Transitions to Tertiary Education and Work for Youth with Disabilities

This report addresses the lack of data on pathways followed by young adults with disabilities beyond secondary education in most OECD countries. It describes the activity undertaken by a sample of Czech, Danish, Dutch, French and Norwegian young adults with disabilities and its evolution, as well as looking into the factors that have facilitated or hindered high-quality transition processes to tertiary education and employment. Do upper secondary schools enable students with special educational needs to move successfully to tertiary education and employment? Are young adults with disabilities supported appropriately when leaving upper secondary schools? Do universities’ and colleges’ admission and support strategies foster transition to and success within tertiary education?

The report shows that young adults with disabilities who left upper secondary education in 2007 have mostly accessed tertiary education, while those leaving tertiary education the same year have mainly entered the labour market. It also reveals that due to low-quality support at upper secondary level and the relative absence of transition issues in upper secondary schools’ policies and strategies, transition to tertiary education and to employment is closely linked with parental support and involvement, and young adults with disabilities coming from a low socio-economic background have less transition opportunities than those coming from a high socio-economic background. It demonstrates that young adults with disabilities who moved on to tertiary education consider they have gained the same opportunities as their non-disabled peers, as well as self-confidence and better inclusion opportunities.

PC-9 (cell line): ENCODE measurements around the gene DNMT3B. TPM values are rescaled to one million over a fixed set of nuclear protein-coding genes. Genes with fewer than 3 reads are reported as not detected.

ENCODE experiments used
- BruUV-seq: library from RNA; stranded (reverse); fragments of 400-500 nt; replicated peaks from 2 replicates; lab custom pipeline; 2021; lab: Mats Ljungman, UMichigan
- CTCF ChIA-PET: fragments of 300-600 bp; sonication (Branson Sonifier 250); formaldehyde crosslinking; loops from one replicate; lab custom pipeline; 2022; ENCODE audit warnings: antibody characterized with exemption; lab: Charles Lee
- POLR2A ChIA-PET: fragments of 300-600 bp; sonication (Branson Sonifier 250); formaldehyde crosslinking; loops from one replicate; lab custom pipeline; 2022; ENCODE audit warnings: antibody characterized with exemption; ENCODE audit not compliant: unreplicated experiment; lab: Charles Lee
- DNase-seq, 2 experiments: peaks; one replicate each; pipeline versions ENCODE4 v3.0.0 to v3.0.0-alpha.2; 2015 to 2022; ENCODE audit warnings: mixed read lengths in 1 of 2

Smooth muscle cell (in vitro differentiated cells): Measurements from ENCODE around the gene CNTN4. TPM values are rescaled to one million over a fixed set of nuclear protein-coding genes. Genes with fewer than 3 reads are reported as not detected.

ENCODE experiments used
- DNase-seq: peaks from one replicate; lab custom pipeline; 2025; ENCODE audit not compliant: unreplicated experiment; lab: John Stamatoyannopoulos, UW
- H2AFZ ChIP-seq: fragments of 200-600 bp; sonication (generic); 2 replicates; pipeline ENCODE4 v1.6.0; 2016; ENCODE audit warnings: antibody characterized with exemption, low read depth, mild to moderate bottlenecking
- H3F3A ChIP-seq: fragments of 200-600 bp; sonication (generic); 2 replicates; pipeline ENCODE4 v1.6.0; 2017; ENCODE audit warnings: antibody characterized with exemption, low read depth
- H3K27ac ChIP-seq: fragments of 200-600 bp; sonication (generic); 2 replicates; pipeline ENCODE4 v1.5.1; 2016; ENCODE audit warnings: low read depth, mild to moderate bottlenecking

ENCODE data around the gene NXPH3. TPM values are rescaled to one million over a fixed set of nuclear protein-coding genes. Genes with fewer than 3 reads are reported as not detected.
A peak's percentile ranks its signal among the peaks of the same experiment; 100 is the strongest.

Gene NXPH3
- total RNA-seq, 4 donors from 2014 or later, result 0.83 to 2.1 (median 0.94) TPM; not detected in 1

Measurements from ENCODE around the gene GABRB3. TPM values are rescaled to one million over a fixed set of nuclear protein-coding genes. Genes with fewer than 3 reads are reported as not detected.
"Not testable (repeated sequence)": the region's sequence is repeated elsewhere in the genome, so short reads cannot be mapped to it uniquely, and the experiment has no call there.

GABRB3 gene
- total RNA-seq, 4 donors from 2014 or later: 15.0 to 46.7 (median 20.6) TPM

This report also shows that persistent inactivity beyond secondary education has a strong disaffiliation effect. It restricts individuals’ participation opportunities and deprives individuals from social and economic independence as well as from personal well-being.

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